Industry group 'disappointed' after beekeepers vote against levy

Bruce Wills said vote outcome was not what he had been hoping for.
Bruce Wills said vote outcome was not what he had been hoping for. Photo credit: Supplied

The industry group representing commercial beekeepers is disappointed a proposal to introduce a commodity levy has been dumped.

Apiculture New Zealand (ApiNZ) wanted the levy to address challenges around the rapidly growing industry.

The levy would have seen a flat $0.10 per kilogram on all commercial honey.

However commercial beekeepers have voted not to support the idea, with only 23.56 percent in favour.

ApiNZ chair, Bruce Will said it was not the outcome that he or the board wanted to see. 

"I believe it will set back the development of the honey industry, but I understand that at present commercial beekeepers are hurting with the erosion in honey prices as a result of over-supply, for all floral types other than mānuka honey," he said.

He said the current season has been disappointing, and many beekeepers are in survival mode and don't want to incur any extra cost when their revenues are under such pressure.

"The whole of industry must accept the decision the beekeepers have made, but it is a disappointing result for future development of the industry, particularly given the experience and examples of other successful primary sectors who are collectively focused and funded based on everyone contributing financially to industry good outcomes," said Mr Wills.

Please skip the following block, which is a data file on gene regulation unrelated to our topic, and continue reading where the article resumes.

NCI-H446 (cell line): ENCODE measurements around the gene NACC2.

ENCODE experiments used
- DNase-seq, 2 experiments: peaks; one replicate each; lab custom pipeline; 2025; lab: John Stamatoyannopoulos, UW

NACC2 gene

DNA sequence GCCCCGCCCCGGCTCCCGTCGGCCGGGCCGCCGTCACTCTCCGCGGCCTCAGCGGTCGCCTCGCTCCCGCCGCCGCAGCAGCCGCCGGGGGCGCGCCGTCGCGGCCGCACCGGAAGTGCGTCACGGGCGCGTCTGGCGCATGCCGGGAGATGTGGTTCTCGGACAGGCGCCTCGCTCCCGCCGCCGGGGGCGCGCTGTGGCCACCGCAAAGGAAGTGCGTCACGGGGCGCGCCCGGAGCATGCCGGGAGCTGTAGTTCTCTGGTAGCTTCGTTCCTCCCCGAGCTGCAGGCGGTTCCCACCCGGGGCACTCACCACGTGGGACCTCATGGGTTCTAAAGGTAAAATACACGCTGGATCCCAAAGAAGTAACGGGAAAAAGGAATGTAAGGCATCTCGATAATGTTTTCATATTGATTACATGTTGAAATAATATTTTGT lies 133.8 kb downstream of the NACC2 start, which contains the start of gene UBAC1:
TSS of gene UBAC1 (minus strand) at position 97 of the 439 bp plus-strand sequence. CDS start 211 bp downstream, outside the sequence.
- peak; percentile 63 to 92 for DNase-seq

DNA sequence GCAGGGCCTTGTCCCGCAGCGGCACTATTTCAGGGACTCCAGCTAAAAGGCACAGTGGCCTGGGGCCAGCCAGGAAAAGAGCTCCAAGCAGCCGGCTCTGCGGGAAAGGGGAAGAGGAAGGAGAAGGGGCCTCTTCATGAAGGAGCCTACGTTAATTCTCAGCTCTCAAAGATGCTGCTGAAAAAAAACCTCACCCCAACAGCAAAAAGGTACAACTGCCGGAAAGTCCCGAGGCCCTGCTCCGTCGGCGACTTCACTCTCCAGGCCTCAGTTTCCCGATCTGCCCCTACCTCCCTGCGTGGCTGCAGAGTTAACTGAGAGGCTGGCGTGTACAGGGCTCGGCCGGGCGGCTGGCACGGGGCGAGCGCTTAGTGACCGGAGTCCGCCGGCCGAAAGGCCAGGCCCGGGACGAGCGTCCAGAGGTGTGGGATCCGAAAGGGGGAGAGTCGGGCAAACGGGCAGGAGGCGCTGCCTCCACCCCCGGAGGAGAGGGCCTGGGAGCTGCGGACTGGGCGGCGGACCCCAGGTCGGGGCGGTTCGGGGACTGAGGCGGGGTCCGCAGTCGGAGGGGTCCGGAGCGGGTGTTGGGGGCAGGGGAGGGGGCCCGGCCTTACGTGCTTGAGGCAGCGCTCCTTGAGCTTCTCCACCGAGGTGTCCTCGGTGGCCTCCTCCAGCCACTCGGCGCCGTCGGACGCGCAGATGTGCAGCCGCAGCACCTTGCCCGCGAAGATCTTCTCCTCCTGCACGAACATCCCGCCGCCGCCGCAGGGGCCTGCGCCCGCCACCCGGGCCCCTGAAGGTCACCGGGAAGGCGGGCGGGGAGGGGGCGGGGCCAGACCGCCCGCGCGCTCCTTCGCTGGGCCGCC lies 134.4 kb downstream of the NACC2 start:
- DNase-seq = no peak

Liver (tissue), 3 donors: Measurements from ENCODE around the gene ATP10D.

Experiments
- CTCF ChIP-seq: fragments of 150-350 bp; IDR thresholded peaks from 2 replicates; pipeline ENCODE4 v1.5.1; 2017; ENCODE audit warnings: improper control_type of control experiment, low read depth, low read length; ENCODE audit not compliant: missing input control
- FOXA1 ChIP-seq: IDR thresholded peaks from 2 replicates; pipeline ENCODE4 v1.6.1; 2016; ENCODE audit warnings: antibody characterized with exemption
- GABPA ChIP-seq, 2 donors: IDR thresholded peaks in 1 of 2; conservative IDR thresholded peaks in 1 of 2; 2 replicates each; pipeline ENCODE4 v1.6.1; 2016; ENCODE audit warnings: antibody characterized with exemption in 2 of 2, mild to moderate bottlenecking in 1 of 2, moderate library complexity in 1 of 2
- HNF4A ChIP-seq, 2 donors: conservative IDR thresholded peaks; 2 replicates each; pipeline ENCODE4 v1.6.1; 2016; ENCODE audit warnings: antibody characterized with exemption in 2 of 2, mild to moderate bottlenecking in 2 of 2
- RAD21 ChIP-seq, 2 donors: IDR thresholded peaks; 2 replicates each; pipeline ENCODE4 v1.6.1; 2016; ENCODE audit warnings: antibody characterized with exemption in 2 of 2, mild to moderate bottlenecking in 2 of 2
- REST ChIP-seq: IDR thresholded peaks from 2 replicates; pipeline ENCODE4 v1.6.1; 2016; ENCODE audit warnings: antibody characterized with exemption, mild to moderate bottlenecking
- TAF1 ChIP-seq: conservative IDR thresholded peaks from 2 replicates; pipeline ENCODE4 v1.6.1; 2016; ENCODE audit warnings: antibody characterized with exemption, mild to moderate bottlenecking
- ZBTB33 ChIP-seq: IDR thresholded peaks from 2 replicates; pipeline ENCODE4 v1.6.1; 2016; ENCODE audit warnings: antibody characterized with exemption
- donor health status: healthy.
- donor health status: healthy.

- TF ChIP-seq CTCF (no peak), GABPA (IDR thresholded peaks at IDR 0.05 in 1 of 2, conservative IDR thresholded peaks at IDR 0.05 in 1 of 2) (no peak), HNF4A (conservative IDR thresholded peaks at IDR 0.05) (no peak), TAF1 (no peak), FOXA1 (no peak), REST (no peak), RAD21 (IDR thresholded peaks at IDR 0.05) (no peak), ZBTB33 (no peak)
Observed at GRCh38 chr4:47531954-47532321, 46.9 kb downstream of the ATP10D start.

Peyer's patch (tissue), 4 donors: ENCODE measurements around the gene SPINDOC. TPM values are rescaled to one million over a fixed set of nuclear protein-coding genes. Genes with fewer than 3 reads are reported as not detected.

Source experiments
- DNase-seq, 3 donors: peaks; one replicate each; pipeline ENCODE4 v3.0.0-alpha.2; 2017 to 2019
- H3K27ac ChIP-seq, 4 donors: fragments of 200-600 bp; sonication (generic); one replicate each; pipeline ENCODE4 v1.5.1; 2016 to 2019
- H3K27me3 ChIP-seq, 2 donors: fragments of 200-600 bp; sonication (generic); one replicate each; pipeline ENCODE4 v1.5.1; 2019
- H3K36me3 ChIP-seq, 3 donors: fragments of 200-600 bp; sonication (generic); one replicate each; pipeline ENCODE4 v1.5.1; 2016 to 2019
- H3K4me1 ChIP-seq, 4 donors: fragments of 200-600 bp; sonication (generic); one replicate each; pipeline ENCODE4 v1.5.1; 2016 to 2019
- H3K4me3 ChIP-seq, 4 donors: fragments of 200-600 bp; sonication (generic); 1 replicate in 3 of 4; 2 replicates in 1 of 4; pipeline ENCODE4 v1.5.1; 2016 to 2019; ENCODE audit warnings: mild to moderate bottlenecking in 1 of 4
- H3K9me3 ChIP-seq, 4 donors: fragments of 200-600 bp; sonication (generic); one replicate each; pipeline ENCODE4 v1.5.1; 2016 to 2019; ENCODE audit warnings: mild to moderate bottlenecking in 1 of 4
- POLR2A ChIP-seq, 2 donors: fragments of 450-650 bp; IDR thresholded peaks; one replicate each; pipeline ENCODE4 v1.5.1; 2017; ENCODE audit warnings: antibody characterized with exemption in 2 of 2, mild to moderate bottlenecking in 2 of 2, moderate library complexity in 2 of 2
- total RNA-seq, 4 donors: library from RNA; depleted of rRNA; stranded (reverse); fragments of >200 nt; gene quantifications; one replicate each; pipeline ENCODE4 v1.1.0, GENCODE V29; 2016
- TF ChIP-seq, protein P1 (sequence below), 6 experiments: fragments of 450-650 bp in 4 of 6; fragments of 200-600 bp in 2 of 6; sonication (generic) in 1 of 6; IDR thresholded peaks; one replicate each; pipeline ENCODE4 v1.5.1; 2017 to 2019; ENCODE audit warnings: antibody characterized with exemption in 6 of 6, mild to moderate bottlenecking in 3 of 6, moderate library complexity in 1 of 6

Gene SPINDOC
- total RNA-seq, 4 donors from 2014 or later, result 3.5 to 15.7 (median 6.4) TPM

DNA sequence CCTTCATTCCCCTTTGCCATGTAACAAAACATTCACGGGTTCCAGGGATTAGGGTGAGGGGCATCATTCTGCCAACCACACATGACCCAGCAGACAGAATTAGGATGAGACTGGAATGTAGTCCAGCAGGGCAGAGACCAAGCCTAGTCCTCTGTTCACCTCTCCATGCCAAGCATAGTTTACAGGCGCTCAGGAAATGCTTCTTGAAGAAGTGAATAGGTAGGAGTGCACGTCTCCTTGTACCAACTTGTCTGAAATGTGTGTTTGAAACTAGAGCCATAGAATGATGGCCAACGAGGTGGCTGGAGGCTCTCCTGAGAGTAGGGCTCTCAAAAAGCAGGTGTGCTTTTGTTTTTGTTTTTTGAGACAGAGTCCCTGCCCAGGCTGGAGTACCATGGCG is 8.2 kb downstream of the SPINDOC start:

"With hindsight, even though the levy was considered to be sustainable in either easy or difficult times, it was not the ideal time to put the levy proposition to the vote. However, despite the outcome the challenges and issues faced by the industry remain the same and ApiNZ is committed to continuing to work on these through its work programmes and industry focus groups."

He said priorities for the industry include working with Government to make compliance requirements less onerous and taking action to see how the value of key native monofloral honeys can be grown.

"Other issues such as making sure our bees stay healthy and having strong biosecurity programmes in place both to control and prevent new incursions, are also on our agenda."

"We will consider all these points at the next meeting of the Board and look at what types of initiatives are required to secure a strong and united future for the industry."      

The honey industry has grown significantly in the last few years, with export earnings showing a ten-fold increase in ten years (NZ$350 million as at June 2018), and hive numbers more than doubling over the past ten years to reach 895,860 hives as at December 2018.